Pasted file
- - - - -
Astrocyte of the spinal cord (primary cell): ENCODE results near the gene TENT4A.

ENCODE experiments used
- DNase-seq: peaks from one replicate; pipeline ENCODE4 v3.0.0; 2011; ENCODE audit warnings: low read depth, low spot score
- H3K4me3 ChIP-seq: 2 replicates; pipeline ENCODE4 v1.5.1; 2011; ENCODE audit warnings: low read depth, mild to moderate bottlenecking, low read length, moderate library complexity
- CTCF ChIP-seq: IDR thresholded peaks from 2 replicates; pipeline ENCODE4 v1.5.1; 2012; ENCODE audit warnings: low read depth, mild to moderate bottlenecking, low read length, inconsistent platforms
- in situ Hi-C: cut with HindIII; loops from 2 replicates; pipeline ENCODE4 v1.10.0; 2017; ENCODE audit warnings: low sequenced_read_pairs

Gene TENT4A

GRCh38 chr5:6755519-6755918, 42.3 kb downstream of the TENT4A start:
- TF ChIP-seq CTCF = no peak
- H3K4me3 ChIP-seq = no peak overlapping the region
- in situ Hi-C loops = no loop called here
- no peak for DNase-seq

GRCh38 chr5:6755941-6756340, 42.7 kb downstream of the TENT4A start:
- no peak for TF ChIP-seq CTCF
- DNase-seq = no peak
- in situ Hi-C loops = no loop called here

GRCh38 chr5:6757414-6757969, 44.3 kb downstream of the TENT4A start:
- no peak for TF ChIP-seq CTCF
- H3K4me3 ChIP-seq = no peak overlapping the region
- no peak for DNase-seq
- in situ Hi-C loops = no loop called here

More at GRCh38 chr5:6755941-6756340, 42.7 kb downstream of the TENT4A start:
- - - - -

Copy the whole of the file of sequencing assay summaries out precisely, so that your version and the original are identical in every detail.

Astrocyte of the spinal cord (primary cell): ENCODE results near the gene TENT4A.

ENCODE experiments used
- DNase-seq: peaks from one replicate; pipeline ENCODE4 v3.0.0; 2011; ENCODE audit warnings: low read depth, low spot score
- H3K4me3 ChIP-seq: 2 replicates; pipeline ENCODE4 v1.5.1; 2011; ENCODE audit warnings: low read depth, mild to moderate bottlenecking, low read length, moderate library complexity
- CTCF ChIP-seq: IDR thresholded peaks from 2 replicates; pipeline ENCODE4 v1.5.1; 2012; ENCODE audit warnings: low read depth, mild to moderate bottlenecking, low read length, inconsistent platforms
- in situ Hi-C: cut with HindIII; loops from 2 replicates; pipeline ENCODE4 v1.10.0; 2017; ENCODE audit warnings: low sequenced_read_pairs

Gene TENT4A

GRCh38 chr5:6755519-6755918, 42.3 kb downstream of the TENT4A start:
- TF ChIP-seq CTCF = no peak
- H3K4me3 ChIP-seq = no peak overlapping the region
- in situ Hi-C loops = no loop called here
- no peak for DNase-seq

GRCh38 chr5:6755941-6756340, 42.7 kb downstream of the TENT4A start:
- no peak for TF ChIP-seq CTCF
- DNase-seq = no peak
- in situ Hi-C loops = no loop called here

GRCh38 chr5:6757414-6757969, 44.3 kb downstream of the TENT4A start:
- no peak for TF ChIP-seq CTCF
- H3K4me3 ChIP-seq = no peak overlapping the region
- no peak for DNase-seq
- in situ Hi-C loops = no loop called here

More at GRCh38 chr5:6755941-6756340, 42.7 kb downstream of the TENT4A start: